Off the Beaten Path: PWs as Explorers, Entrepreneurs, and More


Professional Writing is an undeniably unique program. This uniqueness is manifested in many wonderful ways, but it can be hard to explain, even for a practiced rhetorician. Thanksgivings and family Christmases come around and the less up-to-date family members invariably ask “How is school?” and “What are you studying?”. Then, if you’re particularly unlucky, you get the follow up:

“And what are you going to do with that?”

Professional Writing doesn’t come with a convenient answer, unlike job-title ready degrees such as Nursing or Accounting. The same quality that makes PW amazingly flexible is what makes this question difficult to answer concisely.

But while you can’t predict your own personal future, you can learn from the past and present. Alumni with a PW degree are living proof that the answers to “So what are you going to do with that?” are varied and personal and sometimes even completely unexpected. So while there may never be a perfect one phrase answer, there’s hundreds of examples to show off and learn from.

One such example comes from Angela Shetler, 2005 graduate. When she graduated she tried a few jobs where she got the chance to get some editing and publishing experience. Unfortunately, it still seemed like something was missing. And that’s when Shetler took a risk and moved out to Japan, where she taught English for three years. “If you had told me back in 2005 that this would be the path my career would take, I wouldn’t have believed you. It’s definitely been an adventure.” Now Shetler is teaching rhetoric and writing at the University of Sydney, as part of a program that she calls “the first of its kind in Australia.”

Other Professional Writing alumni have taken their skills abroad as well. Ryan Wyeth, class of 2010, relocated to China for a contract where he worked as an English teacher. He now works as a freelance translator, an undertaking that he describes as demanding, but also rewarding. “I enjoy the satisfaction of being able to look over a completed translation project and see the quality in my own work. I know that I produce translations that convey the intended message but do so in a fluid, stylish manner.” Continue reading

The Financial Outlook in Higher Education

On the heels of Michigan’s two largest universities announcing tuition hikes I felt it pertinent to remind us “7 in 10 Undergraduates Get Financial Aid” (Chronicle of Higher Education). Put into another statistic, that’s 71% (according to the U.S. Department of Education’s National Center for Education Statistics). At Michigan State we have roughly 38,000 undergraduates (MSU Facts), meaning that nearly 26,500 of those students are using some sort of financial aid.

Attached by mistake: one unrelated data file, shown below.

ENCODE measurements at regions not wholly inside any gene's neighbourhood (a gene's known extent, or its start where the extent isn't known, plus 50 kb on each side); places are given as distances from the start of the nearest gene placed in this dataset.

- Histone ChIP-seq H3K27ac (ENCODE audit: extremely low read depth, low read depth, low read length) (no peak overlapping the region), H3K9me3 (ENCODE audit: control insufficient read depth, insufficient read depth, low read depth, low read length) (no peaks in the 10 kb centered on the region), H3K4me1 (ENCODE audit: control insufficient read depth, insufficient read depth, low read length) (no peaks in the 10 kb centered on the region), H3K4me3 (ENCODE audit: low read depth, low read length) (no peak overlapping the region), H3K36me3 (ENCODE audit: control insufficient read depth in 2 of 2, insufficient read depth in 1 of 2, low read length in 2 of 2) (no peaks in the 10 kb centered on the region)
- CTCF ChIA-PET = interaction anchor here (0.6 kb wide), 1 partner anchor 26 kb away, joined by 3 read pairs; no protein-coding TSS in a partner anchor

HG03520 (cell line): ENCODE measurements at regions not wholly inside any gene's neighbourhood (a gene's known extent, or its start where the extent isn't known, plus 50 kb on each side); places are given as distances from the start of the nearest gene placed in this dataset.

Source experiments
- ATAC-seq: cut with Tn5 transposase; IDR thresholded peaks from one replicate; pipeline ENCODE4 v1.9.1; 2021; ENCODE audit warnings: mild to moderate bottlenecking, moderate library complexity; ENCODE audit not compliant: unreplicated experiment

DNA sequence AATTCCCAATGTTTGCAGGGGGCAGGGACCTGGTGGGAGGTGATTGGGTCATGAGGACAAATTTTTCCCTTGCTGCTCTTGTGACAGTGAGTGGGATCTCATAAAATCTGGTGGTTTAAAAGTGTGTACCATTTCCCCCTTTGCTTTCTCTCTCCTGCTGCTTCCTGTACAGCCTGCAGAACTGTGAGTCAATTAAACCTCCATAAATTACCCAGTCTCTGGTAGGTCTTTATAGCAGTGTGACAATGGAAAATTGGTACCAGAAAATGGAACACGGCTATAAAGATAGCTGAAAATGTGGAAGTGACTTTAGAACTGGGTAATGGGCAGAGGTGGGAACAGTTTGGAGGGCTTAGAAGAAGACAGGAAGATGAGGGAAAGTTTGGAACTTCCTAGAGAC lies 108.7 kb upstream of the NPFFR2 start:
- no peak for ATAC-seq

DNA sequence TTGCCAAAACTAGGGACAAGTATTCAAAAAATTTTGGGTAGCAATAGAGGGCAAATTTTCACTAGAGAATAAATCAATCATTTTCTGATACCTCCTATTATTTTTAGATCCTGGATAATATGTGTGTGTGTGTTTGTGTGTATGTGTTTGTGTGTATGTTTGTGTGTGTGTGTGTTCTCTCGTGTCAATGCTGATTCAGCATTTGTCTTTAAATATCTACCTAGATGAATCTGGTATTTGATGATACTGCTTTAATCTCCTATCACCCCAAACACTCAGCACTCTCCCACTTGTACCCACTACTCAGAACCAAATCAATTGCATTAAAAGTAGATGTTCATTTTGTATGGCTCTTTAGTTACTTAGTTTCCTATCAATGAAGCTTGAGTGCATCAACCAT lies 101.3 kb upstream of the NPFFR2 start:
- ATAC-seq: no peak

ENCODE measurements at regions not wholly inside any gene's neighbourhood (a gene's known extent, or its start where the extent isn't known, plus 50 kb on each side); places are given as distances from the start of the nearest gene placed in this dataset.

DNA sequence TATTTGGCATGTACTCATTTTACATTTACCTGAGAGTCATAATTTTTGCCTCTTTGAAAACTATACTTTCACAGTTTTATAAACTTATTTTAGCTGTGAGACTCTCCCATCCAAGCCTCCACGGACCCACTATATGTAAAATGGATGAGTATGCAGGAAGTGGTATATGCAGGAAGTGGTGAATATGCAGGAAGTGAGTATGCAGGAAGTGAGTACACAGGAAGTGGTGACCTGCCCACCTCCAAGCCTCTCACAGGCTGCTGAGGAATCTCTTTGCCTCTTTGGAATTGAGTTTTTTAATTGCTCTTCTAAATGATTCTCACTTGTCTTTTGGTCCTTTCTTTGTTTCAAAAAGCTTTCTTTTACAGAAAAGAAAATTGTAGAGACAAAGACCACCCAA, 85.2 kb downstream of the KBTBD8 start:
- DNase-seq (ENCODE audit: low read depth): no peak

The picture is a bit different for graduate students, quoting from Beckie Supiano’s CoHE piece,

“The share of graduate students receiving any aid dropped from 73 percent in 2007-8 to 70 percent in 2011-12. And the makeup of the aid those students received also changed. The share of graduate students receiving grants dropped from 41 percent in 2007-8 to 36 precent in 2011-12, while the share receiving loans grew from 42 percent in 2007-8 to 45 percent in 2011-12. The average amount that graduate students borrowed from all sources also increased, from $18,400 in 2007-8 to $21,400 in 2011-12.”

In short, funding is down, while borrowing is up. Thus more and more working-age adults are entering the job market only to start working off mountains of student loan debt, not to mention the credit card debt that often comes for undergrads and grad students alike. Of more concern, perhaps, is how these numbers cut across hugely important factors like race, socioeconomic and immigration statuses, age, abilities, sex and gender, and place (like specific states, or urban, suburban, and rural locales). These considerations are key to figuring out where we go from here.

Apple’s Failure at Diversity

Selena Larsen, writing for ReadWrite, takes Apple to task for the lack of diversity in choosing speakers for their annual Worldwide Developers Conference, often the site of many hardware and software launches. Larsen identifies this failure as a larger issue, “It’s indicative of a much broader diversity problem within the technology industry—especially in roles that are highly technical, where—to put it plainly—women and minorities are vastly outnumbered by white males.”

It’s not a surprise that so many young girls express interest and talent in math and the sciences, but so few are pushed into these fields. Larsen takes issue with Apple specifically because “Apple clearly has both the resources and the cachet to attract them (women, and racial and ethnic minorities) as employees and speakers.” Read more here.